In the United Kingdom, where injuries are broken down by very specific causes, bedroom slippers and sneakers each cause significantly more medically treated injuries than dogs. This is also true for “other” shoes, which do not include slippers, sneakers, sandals, high heels, platforms, clogs, or boots. And you can’t avoid the danger by going barefoot, which is almost twice as dangerous as any kind of footwear.”

Here are the numbers to support this statement: (Average number of injuries per year): Bare feet: 423,825; Sneakers: 214,646; Shoes: 198,670, Slippers: 64,974; Dogs: 62,743 (note that it doesn’t stipulate if this is dog bites, or just injuries involving a dog, such as tripping over one and spraining an ankle). With these sorts of statistics you’d think there would be a push for breed specific slipper bans…

Moreover, if you look at the raw numbers of dogs, estimated to be 60-64 million in this country (one for every 4-5 people) and figure that they come into contact with several people every day, that results in tens of billions of hours of dog-human contact every year. Realistically, anything with that level of exposure is going to have some risks or hazards attached. Comparatively, Ms Bradley states that,

roughly 180 million people of all ages in the US participate in some kind of sport or physical activity at least occasionally. The actual exposure time is probably much lower than that with dogs, but at least it’s a large scale one. So about double the number of people who live with dogs participate in sports. Yet emergency departments treat over 13 times as many sports-related injuries as dog bites. (emphasis mine.)

Still, dog bites do happen and children (especially those between the ages of 5 -9) are more likely than adults to be bitten, and boys are more likely to be bitten than girls. Children are also more likely to be bitten by a resident or family dog than a stranger dog. So what are parents to do to reduce the risk of a dog bite to one of their children? If I could give only two pieces of advice to anyone wishing to avoid being bitten here they are, in order of importance:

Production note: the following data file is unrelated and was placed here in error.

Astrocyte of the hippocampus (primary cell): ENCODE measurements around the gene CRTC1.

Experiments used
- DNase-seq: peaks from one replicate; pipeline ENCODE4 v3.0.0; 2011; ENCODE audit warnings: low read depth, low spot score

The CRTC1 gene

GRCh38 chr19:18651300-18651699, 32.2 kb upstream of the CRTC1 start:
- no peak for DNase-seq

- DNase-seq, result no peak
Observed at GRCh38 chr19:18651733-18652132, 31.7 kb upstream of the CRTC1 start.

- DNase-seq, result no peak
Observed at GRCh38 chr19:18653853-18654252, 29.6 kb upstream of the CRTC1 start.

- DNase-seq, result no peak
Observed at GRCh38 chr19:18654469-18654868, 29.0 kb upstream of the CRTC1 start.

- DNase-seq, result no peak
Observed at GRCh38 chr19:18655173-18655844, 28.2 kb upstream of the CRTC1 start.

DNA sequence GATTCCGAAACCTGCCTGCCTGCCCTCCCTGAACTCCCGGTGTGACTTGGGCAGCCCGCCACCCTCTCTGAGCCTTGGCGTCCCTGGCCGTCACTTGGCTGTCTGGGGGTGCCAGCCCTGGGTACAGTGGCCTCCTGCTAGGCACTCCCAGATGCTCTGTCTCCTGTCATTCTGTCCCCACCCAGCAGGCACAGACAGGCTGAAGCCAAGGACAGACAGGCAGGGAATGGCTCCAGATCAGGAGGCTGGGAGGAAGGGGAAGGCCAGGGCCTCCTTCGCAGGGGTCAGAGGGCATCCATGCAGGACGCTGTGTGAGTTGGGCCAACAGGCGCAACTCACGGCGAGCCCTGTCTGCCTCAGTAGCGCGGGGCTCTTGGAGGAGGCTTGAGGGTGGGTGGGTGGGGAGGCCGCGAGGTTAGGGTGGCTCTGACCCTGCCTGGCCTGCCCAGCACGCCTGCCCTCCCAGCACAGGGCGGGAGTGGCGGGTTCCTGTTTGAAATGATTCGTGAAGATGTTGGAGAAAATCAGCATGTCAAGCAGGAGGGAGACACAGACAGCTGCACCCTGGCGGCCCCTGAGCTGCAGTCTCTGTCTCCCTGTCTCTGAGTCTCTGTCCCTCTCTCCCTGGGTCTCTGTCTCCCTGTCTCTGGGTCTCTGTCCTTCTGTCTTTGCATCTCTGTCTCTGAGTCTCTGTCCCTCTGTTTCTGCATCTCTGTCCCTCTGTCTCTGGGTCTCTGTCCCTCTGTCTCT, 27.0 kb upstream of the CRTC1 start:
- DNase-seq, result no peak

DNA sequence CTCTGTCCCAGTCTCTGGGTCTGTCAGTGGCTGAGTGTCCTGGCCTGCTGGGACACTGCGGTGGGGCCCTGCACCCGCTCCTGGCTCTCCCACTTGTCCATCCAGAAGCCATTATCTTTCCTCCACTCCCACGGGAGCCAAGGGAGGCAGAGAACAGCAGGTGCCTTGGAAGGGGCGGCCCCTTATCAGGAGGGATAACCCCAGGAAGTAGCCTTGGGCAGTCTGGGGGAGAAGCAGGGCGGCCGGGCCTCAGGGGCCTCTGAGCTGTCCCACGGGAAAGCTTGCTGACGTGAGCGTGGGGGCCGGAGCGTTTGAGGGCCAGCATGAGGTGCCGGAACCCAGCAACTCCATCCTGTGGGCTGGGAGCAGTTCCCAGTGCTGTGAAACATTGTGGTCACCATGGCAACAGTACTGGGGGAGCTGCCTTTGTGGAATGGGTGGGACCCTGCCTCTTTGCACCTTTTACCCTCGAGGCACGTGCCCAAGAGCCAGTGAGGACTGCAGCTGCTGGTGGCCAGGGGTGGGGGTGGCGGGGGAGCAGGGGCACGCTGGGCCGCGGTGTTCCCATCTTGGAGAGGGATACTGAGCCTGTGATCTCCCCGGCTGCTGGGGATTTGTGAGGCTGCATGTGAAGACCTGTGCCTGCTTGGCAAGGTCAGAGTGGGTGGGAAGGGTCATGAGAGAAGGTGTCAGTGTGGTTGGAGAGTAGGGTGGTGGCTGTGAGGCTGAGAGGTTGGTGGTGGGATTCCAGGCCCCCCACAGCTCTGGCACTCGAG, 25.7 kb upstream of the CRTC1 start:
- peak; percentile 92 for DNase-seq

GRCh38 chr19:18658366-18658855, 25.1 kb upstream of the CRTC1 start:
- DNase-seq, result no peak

#1: Do not approach or pet a dog with a closed mouth.

I would give this guy some space and time to decide if he wants to meet me.

I would give this guy some space and time to decide if he wants to meet me.

#2: Wait and let the dog approach you.


Hudson, our highly social golden is not interested in visiting right now.

Hudson, our highly social golden is not interested in visiting right now.

A happy dog ready to say hi!

A happy dog ready to say hi!

I choose these two rules because they are easy to understand and remember for people of all ages, especially rule number one. So, what is the big deal about a closed mouth? First of all, this is something that is quick and easy to note about any dog and it is a bright line that children readily understand. Secondly, while this isn’t the only way a dog communicates its feelings about a situation, a closed mouth can serve as a good general indicator of a dog’s approachability. Dogs, like humans, often carry tension in their mouths. And, like people, when stressed or uncertain, dogs may keep their mouths closed. Just as people who smile are more approachable, dogs with open mouths tend to be more relaxed as well. Think of it this way: if he isn’t smiling at you, he probably doesn’t want to meet you.

Buckley meets a new friend.

Buckley meets a new friend.

As for rule number 2, if a dog wants to meet you, he will come up to you. Be patient and allow a dog to make the decision that you are irresistible! Sometimes dogs have bad days. Perhaps their hips hurt, or they are tired from running, or they are sleepy, or they have already met enough people that day and do not wish to meet any more. If you allow the dog to make the decision about who he meets, you are much more likely to have a good encounter. Think of it like this: how many new people do you want to meet who charge into your personal space and thunk you on the head, even when you feel great? Now imagine you are hot, tired, sore, or uncertain about how that stranger smells or looks. How tolerant would you be to his intrusive  behavior?